Roe v Wade: Corporate liability and D&O exposures abound

Companies must consider a host of scenarios as they extend abortion-related benefits to employees

Roe v Wade: Corporate liability and D&O exposures abound

Professional Risks

By Gia Snape

The Supreme Court’s decision last month to overturn Roe v Wade, which provided constitutional protection of abortion rights, has sent shockwaves across the country, and raised many questions about the future of reproductive care.

Numerous companies have stepped up to offer aid to their employees seeking reproductive health services in other states. But legal experts warn this may open companies up to a swath of corporate liability and directors’ and officers’ (D&O) liability risks.

Global law firm Reed Smith established a reproductive health working group to advise companies on the health care regulatory and insurance coverage issues that may arise in the aftermath of the Supreme Court’s opinion. David Weiss, partner at Reed Smith and member of the reproductive health working group, said some states are acting swiftly to enforce anti-abortion laws and have made it clear they would punish businesses trying to violate them.

Republican lawmakers in Texas, for instance, have aggressively responded to firms offering to help workers with abortion travel, threatening criminal prosecution of its executives. Most recently, law firms became targets of that threat. Texas is one of 11 states that have banned or severely cut abortion access, and more states are soon to follow.

Texas lawmakers have also pledged to pass laws banning companies offering benefits that facilitate out-of-state abortions. Such bans could prompt litigation from shareholders or customers if the business has contractual or other obligations it can no longer perform in the state, according to Weiss. Another threat is the possibility of state legislation authorizing shareholders to sue corporations for expending corporate funds on employees to help them access illegal health care.

“All these things, if they are acted upon, create potential exposure to these companies providing the benefits. A derivative case by shareholders could implicate D&O insurance policies because they would be alleging mismanagement by company executives,” said Weiss.

“And that’s not just regular civil suits: it could be aiding and abetting, it could be some form of bodily injury claim that could trigger a general liability policy if [anti-abortion litigators] allege that assisting somebody to get an abortion outside the state is akin to causing bodily harm to a fetus,” he continued.

Employees themselves could become a target of criminal and civil suits if they take abortion travel benefits offered by their employees. “Will any of those liabilities, including defense costs, be covered under liability insurance available to employees?” Weiss asked.

Additionally, any retaliation or harassment employees experience when they make use of those company benefits could potentially lead to employee claims under an employment practices liability policy.

Finally, there are privacy issues to contend with if employees are made to provide their employers with reproductive health information to obtain benefits, or if the state mandates those employers to disclose the names of workers seeking abortion benefits.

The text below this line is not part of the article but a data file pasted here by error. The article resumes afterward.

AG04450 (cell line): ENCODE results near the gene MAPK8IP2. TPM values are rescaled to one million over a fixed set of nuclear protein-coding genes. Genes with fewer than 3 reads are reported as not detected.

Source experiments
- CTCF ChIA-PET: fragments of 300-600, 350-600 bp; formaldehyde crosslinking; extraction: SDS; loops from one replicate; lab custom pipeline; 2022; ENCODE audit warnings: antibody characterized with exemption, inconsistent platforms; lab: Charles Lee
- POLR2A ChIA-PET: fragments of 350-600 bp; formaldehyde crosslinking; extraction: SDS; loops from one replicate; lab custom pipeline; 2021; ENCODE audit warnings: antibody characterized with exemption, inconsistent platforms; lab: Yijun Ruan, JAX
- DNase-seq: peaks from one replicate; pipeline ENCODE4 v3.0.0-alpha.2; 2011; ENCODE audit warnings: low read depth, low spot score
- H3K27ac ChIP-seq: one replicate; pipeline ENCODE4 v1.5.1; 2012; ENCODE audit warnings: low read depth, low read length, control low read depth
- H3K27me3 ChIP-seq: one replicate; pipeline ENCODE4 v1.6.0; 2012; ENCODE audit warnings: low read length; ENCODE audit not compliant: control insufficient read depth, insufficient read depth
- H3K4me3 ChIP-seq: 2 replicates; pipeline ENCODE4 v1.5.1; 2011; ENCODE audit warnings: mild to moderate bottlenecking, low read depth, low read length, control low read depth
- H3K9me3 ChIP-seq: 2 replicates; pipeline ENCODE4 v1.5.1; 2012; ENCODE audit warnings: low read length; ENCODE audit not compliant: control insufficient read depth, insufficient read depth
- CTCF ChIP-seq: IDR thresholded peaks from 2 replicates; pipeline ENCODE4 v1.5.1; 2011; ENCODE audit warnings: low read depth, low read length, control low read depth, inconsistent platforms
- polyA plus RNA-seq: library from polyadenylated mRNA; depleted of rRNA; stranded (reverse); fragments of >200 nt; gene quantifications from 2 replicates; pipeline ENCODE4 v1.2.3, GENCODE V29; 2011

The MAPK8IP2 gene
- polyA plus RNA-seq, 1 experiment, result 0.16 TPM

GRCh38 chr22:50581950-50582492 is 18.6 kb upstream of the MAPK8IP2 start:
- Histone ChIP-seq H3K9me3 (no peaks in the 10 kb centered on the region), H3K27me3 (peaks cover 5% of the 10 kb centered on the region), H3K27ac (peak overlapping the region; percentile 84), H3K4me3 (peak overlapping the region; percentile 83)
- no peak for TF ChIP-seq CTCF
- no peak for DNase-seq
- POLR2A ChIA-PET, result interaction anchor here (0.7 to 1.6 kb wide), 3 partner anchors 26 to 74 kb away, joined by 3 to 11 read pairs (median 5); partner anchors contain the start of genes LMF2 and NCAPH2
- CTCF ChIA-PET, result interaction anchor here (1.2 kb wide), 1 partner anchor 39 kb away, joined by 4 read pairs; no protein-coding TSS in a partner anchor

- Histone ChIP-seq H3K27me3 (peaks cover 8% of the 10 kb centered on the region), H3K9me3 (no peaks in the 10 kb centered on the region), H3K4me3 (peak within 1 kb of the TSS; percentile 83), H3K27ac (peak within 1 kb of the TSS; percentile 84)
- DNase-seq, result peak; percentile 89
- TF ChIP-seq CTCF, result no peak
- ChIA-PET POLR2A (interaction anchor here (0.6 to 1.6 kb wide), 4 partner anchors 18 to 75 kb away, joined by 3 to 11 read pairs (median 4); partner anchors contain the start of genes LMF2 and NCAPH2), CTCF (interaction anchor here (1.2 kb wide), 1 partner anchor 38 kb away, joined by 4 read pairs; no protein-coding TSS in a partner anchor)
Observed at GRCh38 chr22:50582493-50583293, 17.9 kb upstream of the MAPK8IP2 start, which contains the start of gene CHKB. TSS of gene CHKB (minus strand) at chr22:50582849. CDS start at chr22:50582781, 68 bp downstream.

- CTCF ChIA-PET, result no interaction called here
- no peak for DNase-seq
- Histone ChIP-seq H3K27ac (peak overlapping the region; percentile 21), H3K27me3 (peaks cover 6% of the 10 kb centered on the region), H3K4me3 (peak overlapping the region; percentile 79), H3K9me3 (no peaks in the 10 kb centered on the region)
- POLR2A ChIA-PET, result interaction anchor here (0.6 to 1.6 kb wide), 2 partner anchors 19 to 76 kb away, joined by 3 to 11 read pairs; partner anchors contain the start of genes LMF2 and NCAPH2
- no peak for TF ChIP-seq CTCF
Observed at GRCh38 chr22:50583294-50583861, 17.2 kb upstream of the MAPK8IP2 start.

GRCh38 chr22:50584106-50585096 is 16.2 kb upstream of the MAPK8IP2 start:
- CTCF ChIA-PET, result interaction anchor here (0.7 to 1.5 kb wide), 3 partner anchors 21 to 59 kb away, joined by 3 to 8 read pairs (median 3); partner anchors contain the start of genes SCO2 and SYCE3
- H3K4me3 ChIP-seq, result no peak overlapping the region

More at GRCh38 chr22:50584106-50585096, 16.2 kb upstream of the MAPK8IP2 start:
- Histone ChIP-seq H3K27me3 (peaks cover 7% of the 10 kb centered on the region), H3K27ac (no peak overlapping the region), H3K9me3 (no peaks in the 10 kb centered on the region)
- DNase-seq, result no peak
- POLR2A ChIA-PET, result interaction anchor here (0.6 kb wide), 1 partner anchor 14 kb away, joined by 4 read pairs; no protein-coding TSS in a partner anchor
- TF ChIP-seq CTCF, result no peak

As things stand, Weiss believes most current corporate liability and D&O insurance policies can address the risks stemming from abortion travel benefits.

“I do think the existing policies that companies have can respond to these lawsuits. Even a criminal claim could potentially be covered depending upon the language of the policy,” Weiss said.

One caveat is the possibility that an anti-abortion state like Texas passes a law that prohibits insurance companies from providing coverage to corporations in connection with lawsuits relating to the provision of benefits for illegal medical procedures, such as abortion.

“We’d have to see how the insurance companies deal with that. Are they going to try to enforce that sort of law? Or are they going to provide the coverage anyway, particularly if the law under which the policy is governed is not in some other state’s law?” Weiss asked.

“For example, if a California company buys D&O insurance, arguably California law should apply to any coverage issues under that policy and not Texas law. If California law permits that insurance, will [insurers] go along with that? Or will they try to get out of [coverage] by pointing to the Texas restriction?”

Businesses and executives should exercise caution as these liability considerations remain unanswered. For Weiss, companies should continue to support their employees in however manner they feel is right. But he advised insureds to carefully review their policies as they roll out those benefits.

“If we can read the tea leaves from these states as to what they’re going to try to do, then I think it’s important to review your coverages to see if they are broad enough to cover these potential claims, and if not, to try to work with insurance brokers and carriers to see if you can broaden your coverage for these risks,” Weiss said.

Companies that do come under state scrutiny for potentially violating abortion bans should consider giving notice to their insurance carriers, “particularly since we don’t know how carriers are going to respond in terms of putting exclusions onto policies,” he added.

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